Having been tasked with implementing the various Covid-19 support payments and being respectful of the impact of the pandemic on its “customers”, HMRC implemented a general moratorium on progressing existing investigations or starting new ones.
However, the moratorium is now at an end, and we have seen a significant upturn in HMRC compliance activities.
The return of investigations
Bolstered by funding in the 2021 budget, HMRC is investing in investigation work, with an increasing focus on suspected tax fraud (also known as COP 9 or CDF enquiries) and large/complex technical enquiries.
There has also been a noticeable upturn in HMRC activity in relation to tax avoidance, with disguised remuneration (“DR”) arrangements continuing to occupy a significant amount of HMRC’s time.
A typical DR scheme involved an employer paying funds to a trust company, where certain employees would be beneficiaries. The trust company would then “loan” some of the money in trust to the relevant employee/beneficiary, thereby avoiding Income Tax and NIC liability on the loaned amount. It’s a very long story, but the planning does not work.
In particular, we are aware that HMRC has opened thousands of enquiries into Income Tax returns for the 2018/19 tax year on the basis that the much-derided loan charge has not been correctly accounted for. Similarly, many employers who should have accounted for and paid over the loan charge in April 2019 have still not done so. HMRC has a list of the errant employers and is now in the process of contacting them.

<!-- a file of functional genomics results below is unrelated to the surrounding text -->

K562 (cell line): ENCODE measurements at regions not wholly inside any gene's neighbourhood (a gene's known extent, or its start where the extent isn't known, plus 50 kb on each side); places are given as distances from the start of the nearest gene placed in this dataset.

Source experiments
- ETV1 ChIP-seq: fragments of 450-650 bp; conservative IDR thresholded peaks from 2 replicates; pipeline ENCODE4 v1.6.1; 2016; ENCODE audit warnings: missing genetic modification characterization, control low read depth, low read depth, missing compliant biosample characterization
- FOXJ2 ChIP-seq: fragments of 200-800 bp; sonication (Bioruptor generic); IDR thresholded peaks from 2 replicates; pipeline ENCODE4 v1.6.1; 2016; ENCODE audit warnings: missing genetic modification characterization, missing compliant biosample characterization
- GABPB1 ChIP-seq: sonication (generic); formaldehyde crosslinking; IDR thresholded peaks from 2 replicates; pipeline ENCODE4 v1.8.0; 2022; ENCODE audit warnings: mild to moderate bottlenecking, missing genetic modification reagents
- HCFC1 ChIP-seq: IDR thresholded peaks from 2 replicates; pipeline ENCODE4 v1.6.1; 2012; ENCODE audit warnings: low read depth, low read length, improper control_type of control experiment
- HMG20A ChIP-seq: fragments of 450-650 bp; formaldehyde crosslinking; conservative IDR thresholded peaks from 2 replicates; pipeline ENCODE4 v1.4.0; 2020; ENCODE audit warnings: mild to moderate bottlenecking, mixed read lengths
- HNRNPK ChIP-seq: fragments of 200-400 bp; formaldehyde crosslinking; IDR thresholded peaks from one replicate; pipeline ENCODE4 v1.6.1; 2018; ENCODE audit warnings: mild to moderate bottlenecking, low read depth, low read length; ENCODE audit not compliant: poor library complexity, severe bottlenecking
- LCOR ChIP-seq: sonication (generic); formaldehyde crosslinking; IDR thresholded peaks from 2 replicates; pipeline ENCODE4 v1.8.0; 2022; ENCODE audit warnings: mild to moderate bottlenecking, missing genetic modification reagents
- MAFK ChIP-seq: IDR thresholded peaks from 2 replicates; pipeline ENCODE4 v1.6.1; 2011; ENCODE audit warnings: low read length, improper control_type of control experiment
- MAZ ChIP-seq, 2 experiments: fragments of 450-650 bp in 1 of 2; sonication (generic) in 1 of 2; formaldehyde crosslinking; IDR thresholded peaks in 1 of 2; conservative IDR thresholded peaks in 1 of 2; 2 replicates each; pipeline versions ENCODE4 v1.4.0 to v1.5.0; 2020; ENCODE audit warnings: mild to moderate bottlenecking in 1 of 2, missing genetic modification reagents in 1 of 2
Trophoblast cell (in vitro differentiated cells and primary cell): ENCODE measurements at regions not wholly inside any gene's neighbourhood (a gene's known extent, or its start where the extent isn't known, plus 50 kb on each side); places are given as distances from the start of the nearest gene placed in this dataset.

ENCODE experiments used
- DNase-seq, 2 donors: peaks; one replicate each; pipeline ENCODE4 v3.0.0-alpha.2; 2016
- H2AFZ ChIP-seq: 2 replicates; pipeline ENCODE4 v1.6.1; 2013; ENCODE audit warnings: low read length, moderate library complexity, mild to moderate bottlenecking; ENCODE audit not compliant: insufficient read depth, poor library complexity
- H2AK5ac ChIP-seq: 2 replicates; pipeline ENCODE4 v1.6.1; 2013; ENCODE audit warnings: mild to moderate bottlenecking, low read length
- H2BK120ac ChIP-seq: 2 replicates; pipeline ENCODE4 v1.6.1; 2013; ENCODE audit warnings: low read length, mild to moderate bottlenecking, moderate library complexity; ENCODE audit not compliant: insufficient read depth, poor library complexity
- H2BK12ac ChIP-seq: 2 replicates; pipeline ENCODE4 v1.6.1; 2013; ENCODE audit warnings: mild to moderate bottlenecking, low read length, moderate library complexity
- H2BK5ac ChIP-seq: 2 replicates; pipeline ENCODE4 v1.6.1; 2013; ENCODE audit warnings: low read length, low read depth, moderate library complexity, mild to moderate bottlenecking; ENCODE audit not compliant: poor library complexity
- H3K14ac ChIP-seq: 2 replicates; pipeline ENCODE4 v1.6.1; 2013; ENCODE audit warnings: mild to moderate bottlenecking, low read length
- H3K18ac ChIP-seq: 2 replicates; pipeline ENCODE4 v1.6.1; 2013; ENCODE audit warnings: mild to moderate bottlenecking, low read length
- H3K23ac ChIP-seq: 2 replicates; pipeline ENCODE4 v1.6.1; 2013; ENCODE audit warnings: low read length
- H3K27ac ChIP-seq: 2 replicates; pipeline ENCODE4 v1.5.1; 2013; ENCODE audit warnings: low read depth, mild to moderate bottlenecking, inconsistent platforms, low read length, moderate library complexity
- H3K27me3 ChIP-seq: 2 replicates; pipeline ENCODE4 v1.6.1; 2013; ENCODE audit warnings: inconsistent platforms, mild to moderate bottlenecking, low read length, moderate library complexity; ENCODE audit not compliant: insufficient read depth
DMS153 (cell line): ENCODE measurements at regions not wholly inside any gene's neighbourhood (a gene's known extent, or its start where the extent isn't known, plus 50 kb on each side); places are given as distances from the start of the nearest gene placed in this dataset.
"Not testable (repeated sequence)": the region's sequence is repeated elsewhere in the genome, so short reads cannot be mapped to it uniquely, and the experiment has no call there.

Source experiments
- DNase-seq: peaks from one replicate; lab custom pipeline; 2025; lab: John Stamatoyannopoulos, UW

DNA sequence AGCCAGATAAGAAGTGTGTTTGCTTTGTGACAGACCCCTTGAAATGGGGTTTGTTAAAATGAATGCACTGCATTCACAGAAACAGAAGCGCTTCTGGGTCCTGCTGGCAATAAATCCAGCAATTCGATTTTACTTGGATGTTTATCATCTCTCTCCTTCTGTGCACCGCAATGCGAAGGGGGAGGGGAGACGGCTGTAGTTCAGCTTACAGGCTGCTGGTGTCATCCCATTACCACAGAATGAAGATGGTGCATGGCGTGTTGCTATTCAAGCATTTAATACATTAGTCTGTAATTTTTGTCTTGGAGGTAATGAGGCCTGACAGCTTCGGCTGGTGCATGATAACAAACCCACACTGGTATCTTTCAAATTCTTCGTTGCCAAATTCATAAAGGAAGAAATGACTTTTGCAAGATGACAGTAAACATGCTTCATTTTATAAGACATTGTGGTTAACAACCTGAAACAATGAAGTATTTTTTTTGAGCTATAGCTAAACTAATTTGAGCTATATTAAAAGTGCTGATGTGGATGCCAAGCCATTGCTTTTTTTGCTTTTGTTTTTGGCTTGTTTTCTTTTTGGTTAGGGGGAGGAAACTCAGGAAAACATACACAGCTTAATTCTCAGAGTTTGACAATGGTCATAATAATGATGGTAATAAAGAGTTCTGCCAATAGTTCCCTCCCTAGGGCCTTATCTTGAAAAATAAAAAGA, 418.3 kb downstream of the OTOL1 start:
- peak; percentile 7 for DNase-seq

HMRC has also recently become embroiled in a broader DR issue relating to outstanding loans to beneficiaries. Some of the trusts have subsequently recalled the loans or sold their interest in the loans to debt collection companies, who are now pursuing the beneficiaries for repayment. However, many of the beneficiaries will have paid Income Tax, NIC (and potentially Inheritance Tax) on the loans as a result of settlements with HMRC or the loan charge. HMRC’s comments on the demands sent to beneficiaries can be found here.
HMRC states that the loan charge liability still applies as it is calculated on the loan outstanding on 5 April 2019. Therefore, repaying a loan after 5 April 2019 has no impact. HMRC specifically states that it is “not able to refund any loan charge that you’ve already paid nor alter a settlement agreement”. Therefore, many beneficiaries are facing the prospect of paying considerable amounts of tax and NIC on loans that may have to be repaid.
Each case rests on its own facts, but there may be angles for an action against the trustees for breach of fiduciary duty or similar. Beneficiaries should also consider taking proactive steps to unwind the loans formally to avoid the risk of the trustees selling the debt (or the trustees liquidating, and an insolvency practitioner selling the debt to realise assets). Similarly, trust companies should be considering how they deal with outstanding “loans”, including seeking advice on whether it could be argued that there is no “loan” and therefore relieving the trustee of any duty to collect or seek to realise the asset.
Lisa Vanderheide and Sarah Stenton, directors in our Tax Investigation team, are happy to have a free, no-obligation discussion about existing HMRC investigations for those interested in a second opinion or assistance. Please contact Lisa or Sarah to make arrangements.
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